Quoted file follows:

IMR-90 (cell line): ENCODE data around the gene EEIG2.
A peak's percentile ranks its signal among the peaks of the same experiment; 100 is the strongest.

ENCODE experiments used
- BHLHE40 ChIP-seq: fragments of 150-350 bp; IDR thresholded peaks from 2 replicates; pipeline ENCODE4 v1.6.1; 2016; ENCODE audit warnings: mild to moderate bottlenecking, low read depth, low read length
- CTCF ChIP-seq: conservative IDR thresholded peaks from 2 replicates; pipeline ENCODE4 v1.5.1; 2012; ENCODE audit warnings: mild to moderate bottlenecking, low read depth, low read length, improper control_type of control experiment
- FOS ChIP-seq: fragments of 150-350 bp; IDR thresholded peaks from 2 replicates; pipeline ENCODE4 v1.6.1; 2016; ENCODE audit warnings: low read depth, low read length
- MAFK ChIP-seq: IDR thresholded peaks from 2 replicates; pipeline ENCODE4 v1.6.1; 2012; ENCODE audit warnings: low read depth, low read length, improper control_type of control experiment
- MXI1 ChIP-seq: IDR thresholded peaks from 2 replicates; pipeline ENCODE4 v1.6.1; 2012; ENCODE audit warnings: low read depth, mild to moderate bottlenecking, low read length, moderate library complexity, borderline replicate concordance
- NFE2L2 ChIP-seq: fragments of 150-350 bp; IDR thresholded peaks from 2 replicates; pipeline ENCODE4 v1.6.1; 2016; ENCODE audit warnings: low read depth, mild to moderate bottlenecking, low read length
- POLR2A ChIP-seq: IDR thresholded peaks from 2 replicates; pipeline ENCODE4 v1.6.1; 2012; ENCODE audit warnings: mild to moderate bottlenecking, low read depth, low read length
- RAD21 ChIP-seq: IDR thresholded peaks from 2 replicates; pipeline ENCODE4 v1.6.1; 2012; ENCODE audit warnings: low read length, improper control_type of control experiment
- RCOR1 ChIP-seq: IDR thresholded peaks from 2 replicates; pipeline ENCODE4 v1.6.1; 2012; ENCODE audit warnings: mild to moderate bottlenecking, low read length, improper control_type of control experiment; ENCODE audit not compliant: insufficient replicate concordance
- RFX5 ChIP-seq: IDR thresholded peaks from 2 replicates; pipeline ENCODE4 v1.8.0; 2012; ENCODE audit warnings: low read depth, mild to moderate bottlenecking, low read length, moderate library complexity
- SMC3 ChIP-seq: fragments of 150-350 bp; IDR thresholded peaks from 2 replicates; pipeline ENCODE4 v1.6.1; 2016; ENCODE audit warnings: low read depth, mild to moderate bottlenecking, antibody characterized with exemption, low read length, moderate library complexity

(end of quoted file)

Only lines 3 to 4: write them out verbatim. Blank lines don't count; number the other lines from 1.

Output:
ENCODE experiments used
- BHLHE40 ChIP-seq: fragments of 150-350 bp; IDR thresholded peaks from 2 replicates; pipeline ENCODE4 v1.6.1; 2016; ENCODE audit warnings: mild to moderate bottlenecking, low read depth, low read length